BEIJING • Ctrip.com International will buy British flight price-checking site Skyscanner for about £1.4 billion (S$2.5 billion), as China's largest online travel firm explores ways to expand beyond a home market it already dominates.
The deal will allow Ctrip, whose growth has been tied to the sharp rise of Chinese tourism, to gain a strong foothold in Europe. Skyscanner, one of the region's larger flight-ticketing services, has more than 60 million monthly active users. Ctrip said it would be able to offer a more complete array of options combining air, rail and road travel.
It announced the deal on Wednesday, alongside better-than-expected quarterly revenue and earnings. Its shares climbed almost 7 per cent in New York in after-hours trade.
Ctrip remains largely unknown outside the China travel market. It merged with rival Qunar Cayman Islands in a deal that made search engine giant Baidu one of its main shareholders. Bloomberg Intelligence estimated in September that Ctrip handled 70 per cent of China's online travel transactions.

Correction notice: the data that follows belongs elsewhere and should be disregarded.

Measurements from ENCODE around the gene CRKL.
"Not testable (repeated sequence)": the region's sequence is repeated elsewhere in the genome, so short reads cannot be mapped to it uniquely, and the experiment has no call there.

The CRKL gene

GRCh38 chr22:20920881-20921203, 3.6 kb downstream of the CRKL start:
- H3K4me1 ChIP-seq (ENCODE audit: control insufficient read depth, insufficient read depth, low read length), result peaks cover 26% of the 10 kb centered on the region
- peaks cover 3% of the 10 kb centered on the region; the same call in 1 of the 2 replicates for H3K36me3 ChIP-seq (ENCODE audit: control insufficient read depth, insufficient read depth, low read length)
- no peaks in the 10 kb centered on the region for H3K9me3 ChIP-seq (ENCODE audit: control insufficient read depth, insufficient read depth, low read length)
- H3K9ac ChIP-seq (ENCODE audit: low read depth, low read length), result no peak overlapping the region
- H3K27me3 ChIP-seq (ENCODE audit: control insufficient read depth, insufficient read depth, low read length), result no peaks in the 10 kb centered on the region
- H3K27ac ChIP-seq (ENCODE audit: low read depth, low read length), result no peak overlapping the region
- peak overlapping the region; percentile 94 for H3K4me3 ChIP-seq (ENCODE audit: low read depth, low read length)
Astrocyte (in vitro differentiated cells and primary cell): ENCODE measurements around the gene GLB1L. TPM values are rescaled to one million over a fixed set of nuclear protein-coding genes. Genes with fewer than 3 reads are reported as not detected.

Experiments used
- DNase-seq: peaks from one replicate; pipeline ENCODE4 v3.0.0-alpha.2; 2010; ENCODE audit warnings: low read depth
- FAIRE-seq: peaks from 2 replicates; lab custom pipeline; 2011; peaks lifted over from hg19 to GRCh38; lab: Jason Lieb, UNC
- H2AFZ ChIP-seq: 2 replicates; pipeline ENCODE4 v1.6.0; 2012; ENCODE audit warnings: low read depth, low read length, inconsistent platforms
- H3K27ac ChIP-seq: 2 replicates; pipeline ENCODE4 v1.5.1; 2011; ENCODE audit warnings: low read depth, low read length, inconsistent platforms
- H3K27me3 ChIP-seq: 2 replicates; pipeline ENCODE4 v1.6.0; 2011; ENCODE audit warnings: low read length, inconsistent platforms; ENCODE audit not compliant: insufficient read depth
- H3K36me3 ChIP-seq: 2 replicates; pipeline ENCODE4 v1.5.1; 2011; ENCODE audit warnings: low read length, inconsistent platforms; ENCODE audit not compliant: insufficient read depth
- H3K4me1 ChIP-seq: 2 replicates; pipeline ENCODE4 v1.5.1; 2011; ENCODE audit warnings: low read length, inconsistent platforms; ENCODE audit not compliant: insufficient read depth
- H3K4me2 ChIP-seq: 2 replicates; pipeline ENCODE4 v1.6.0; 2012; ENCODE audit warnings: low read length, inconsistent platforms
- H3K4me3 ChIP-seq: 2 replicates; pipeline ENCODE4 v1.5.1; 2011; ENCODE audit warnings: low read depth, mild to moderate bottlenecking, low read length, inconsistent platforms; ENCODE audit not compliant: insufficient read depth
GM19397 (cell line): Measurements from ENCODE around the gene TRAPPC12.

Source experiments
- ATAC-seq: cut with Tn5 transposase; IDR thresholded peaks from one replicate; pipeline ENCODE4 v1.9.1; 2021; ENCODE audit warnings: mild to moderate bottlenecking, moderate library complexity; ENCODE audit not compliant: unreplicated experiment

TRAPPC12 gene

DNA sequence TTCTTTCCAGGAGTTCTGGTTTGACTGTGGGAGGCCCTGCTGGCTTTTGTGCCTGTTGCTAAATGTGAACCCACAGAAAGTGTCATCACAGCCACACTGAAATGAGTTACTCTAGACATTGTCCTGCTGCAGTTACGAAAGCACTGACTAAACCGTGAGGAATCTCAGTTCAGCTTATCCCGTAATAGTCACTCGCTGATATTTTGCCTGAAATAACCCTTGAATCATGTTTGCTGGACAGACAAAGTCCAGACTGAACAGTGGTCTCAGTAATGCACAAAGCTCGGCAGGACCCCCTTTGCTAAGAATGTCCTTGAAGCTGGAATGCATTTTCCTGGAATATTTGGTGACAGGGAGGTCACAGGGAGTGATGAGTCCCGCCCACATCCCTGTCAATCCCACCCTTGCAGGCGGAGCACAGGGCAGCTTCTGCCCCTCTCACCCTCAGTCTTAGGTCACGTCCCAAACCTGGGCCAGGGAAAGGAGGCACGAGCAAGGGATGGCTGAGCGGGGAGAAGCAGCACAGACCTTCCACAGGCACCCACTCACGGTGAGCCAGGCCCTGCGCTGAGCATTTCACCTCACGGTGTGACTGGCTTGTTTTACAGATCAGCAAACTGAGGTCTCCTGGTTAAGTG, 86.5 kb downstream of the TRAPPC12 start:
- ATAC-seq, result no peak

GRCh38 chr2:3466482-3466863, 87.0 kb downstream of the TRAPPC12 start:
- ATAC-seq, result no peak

Chinese consumers have traditionally used low-cost tour groups for foreign trips, but rising affluence and Internet use have popularised the sort of independent travel that Ctrip facilitates. About 10 per cent of Chinese travel sales last year were booked online, said Bloomberg Intelligence analyst Michelle Ma.
It is unclear if Ctrip's latest buy is targeted at new foreign customers or designed to help Chinese tourists travelling abroad, said Gartner research director Sandy Shen.
"There are a lot of Chinese firms moving overseas by building their own offices or via acquisition," she said. "But it's not that easy to just buy a company and use it as a channel to sell your own services."
She said the move could also be designed to help Chinese consumers by making it easier to search for international flights.
The Skyscanner site searches through travel options and gives price comparisons. Bloomberg reported last month that the Edinburgh-based firm was looking to sell itself or go public. It was valued at over £1 billion by investors after a financing round in January, according to a British securities filing. Backers include Sequoia Capital and Scottish Equity Partners.